In accordance with another embodiment of the present invention, an optical network for implementing the optical link adjacency discovery protocol is provided. Optical link manager modules executed in nodes of the optical network process messages made in accordance with the optical link adjacency discovery protocol. Link state transitions are made according to responses of far end nodes to messages provided by local nodes during link initializations.

BRIEF DESCRIPTION OF THE DRAWINGS

For a more complete understanding of the present invention, the objects and advantages thereof, reference is now made to the following descriptions taken in connection with the accompanying drawings in which:

FIG. 1 is an exemplary optical ring network on which the present invention may be implemented;

FIGS. 2A and 2B illustrate a generalized protocol for facilitating network topology discovery according to the present invention;

FIGS. 3A and 3B illustrate the protocol accommodating network nodes having network addresses and facility identifiers;

FIG. 4 is a link state diagram as provided by the optical link adjacency protocol of the present invention; and

FIG. 5 is an optical network node providing a lightpath segment as well as pass-through optical links according to the invention.

DETAILED DESCRIPTION OF THE DRAWINGS

The preferred embodiment of the present invention and its advantages are best understood by referring to FIGS. 1 through 5 of the drawings, like numerals being used for like and corresponding parts of the various drawings.

In FIG. 1, there is illustrated an optical ring network 100 that generally includes one or more optical transport network nodes 1012. The ring network may also include a optical transport network node 20 that facilitates interconnection of the optical ring network 100 to other optical network rings (not shown). An optical ring network is described herein for facilitating the description of the network topology discovery protocol and is not intended to limit the invention to implementation to a specific network architecture. For example, the protocol described herein may be implemented with advantage on mesh or point-to-point networks. Additionally, the protocol is not limited to optic networks and such a network is only described for illustrative purposes. The optical transport network nodes function to add, drop and modify optical links and provide conversion to and from electrical signals. Data and telephony signals may ingress and egress an optical ring network 100 at all optical transport network nodes 1012 and 20, all of which are also referred to herein as “nodes”. The optical topology from the perspective of each optical transport network nodes 1012 and 20 is a map of the optical links terminating at the particular optical transport network nodes 1012 and 20. Accordingly, each node maintains a local link adjacency map (LLAM) that maintains a set of records of the optical links of the node. Preferably, a LLAM is maintained in a memory module of each node 1012 and 20 of the optical ring network 100. Each optical link has a one-to-one association with a lambda (λ), that is a particular optical communication channel or facility. Each optical link may be defined as a bi-directional segment of lambda bounded by an out-of-band signaling mechanism such as a Digital Wrapper (DW) terminator. However, an in-band signaling mechanism may be substituted therefor. The use of digital wrapper terminators is exemplary and other signaling mechanisms may be used. An optical link, therefore, is defined by its end points. The two terminating nodes, and accordingly the optical link, are referred to as adjacent nodes even though the link may pass through one or more pass through nodes.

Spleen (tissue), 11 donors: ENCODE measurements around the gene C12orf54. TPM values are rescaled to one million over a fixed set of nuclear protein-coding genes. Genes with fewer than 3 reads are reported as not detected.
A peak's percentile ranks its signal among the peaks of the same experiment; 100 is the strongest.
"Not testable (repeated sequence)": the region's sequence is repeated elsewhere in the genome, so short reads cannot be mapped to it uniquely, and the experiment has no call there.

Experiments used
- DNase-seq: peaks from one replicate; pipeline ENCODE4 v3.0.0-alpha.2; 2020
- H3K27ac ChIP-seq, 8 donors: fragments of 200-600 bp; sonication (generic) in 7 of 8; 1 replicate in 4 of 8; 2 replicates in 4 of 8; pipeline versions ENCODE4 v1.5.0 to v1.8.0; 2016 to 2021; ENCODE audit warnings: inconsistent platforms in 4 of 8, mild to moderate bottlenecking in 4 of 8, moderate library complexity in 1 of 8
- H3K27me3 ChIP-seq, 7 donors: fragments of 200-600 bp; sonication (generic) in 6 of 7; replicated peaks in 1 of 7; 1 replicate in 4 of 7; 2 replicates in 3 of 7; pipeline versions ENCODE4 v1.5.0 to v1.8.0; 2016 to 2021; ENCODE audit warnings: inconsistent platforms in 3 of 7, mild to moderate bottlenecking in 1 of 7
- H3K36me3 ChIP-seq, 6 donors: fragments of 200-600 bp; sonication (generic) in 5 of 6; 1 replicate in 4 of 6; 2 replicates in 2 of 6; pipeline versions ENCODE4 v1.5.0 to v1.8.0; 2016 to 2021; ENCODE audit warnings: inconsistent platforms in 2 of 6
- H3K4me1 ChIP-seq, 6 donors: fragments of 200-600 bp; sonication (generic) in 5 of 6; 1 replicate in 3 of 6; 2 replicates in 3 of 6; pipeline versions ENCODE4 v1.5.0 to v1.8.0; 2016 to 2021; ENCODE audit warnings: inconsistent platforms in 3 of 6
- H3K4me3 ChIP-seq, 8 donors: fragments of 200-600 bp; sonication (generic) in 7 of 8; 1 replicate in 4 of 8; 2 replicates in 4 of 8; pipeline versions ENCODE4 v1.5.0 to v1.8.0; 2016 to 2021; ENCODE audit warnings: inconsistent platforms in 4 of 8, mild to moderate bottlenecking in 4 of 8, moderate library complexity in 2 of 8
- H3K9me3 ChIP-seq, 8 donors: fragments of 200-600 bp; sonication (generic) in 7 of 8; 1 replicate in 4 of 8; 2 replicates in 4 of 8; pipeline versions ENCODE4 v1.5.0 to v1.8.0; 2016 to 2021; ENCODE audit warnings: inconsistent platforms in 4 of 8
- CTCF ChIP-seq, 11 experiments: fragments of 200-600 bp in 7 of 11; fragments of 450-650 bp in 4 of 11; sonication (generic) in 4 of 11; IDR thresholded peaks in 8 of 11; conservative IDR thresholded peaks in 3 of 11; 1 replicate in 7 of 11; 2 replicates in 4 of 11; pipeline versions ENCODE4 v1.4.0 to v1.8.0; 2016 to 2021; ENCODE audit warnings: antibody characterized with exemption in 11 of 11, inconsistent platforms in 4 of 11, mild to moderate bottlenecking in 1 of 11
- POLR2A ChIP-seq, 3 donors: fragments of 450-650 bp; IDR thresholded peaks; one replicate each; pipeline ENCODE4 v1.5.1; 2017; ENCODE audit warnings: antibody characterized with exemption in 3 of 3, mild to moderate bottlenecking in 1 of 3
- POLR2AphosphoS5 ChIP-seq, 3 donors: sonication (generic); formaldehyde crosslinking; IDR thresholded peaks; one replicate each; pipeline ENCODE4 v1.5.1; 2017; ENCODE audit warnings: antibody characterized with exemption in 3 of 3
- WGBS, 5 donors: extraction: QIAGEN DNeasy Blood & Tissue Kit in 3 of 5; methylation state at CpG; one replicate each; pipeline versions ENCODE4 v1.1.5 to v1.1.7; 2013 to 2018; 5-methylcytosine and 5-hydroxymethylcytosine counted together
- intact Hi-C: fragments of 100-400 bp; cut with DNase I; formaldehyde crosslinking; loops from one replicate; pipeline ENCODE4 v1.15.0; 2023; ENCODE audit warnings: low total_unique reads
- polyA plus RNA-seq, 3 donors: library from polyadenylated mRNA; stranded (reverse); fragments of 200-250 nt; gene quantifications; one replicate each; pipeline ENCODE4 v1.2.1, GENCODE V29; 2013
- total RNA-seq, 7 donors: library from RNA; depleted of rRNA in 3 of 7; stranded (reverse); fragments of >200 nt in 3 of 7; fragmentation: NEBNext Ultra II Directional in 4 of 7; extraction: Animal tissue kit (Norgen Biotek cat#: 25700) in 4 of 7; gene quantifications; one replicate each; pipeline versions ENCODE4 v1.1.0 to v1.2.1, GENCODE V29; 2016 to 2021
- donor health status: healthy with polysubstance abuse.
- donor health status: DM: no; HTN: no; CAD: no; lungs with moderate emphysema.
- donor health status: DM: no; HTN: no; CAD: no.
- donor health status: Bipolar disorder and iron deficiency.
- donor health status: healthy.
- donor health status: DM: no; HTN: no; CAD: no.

Various exemplary optical links 3033 are illustrated in FIG. 1. Optical link 30 terminates on nodes 10 and 20. Thus, nodes 10 and 20 are said to be “adjacent” over link 30. Similarly, nodes 11 and 20 are adjacent over link 31 even though the link 31 passes though node 12. Accordingly, node 12 is said to be a “pass through” node of link 31. Link 32 connects two nodes 11 and 12 and, accordingly, optical transport network nodes 11 and 12 are said to be adjacent over link 32. Another link 33 is terminated by nodes 10 and 20 and passes through pass through nodes 11 and 12.

In FIG. 2A, there is illustrated two network nodes 60 and 70 that may be subject to a network topology discovery procedure facilitated by the protocol of the present invention. A node initiating communication by transmitting an announce message to another node is referred to herein as a local node and the node receiving the announce message, or transmitting an echo message, is referred to herein as the far-end node. Local node 60 transmits an announce message 62 to node 70. The announce message 62 is formatted according to the protocol taught herein and facilitates network topology discovery between the nodes 60 and 70. In the most general form, the protocol includes two fields 62A and 62B within the announce message 62 or echo message 64. An identifier (ID(A)) associated with the local node 60 is written into the first field, also referred to herein as a source field 62A, of the announce message 62. The second field, also referred to herein as an echo field 62B, of the announce message 62 is empty, for example zeroed, etc. The far-end node 70 receives the announce message 62 and reads the identifier included in the source field 62A.